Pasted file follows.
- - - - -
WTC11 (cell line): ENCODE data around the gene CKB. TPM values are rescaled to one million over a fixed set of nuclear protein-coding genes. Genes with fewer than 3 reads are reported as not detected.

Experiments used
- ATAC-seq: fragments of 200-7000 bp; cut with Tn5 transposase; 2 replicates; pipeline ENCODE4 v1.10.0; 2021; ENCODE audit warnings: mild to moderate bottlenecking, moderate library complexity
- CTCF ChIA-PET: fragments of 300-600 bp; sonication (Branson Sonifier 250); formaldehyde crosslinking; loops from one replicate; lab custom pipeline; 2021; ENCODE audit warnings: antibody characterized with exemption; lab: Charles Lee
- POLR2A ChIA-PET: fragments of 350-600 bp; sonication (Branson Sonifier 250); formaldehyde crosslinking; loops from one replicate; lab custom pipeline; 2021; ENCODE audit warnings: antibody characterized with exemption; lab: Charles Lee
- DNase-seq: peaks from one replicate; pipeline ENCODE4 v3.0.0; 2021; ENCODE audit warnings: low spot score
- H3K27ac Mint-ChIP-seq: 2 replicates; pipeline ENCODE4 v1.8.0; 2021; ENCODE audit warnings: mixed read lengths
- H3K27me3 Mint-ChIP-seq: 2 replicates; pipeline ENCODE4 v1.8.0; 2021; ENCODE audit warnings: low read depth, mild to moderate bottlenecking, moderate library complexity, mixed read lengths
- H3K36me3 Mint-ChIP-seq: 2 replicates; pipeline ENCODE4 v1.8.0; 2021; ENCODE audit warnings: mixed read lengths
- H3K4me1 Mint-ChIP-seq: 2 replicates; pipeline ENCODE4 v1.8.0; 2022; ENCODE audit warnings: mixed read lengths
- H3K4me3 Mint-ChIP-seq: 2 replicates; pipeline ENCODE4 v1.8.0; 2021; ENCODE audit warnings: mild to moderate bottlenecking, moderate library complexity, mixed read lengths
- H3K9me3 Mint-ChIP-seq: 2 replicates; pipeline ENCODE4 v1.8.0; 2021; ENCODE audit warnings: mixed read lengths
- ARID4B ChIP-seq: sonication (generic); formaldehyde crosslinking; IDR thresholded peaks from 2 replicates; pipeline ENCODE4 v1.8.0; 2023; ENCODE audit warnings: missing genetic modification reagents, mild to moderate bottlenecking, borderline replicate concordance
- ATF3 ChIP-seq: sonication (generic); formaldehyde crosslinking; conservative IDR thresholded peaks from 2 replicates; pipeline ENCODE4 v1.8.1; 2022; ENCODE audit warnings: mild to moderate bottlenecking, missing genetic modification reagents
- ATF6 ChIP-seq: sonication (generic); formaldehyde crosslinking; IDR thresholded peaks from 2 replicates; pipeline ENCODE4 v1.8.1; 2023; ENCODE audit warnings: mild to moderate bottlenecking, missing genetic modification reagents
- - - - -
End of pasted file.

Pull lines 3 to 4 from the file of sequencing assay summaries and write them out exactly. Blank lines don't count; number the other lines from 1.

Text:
- ATAC-seq: fragments of 200-7000 bp; cut with Tn5 transposase; 2 replicates; pipeline ENCODE4 v1.10.0; 2021; ENCODE audit warnings: mild to moderate bottlenecking, moderate library complexity
- CTCF ChIA-PET: fragments of 300-600 bp; sonication (Branson Sonifier 250); formaldehyde crosslinking; loops from one replicate; lab custom pipeline; 2021; ENCODE audit warnings: antibody characterized with exemption; lab: Charles Lee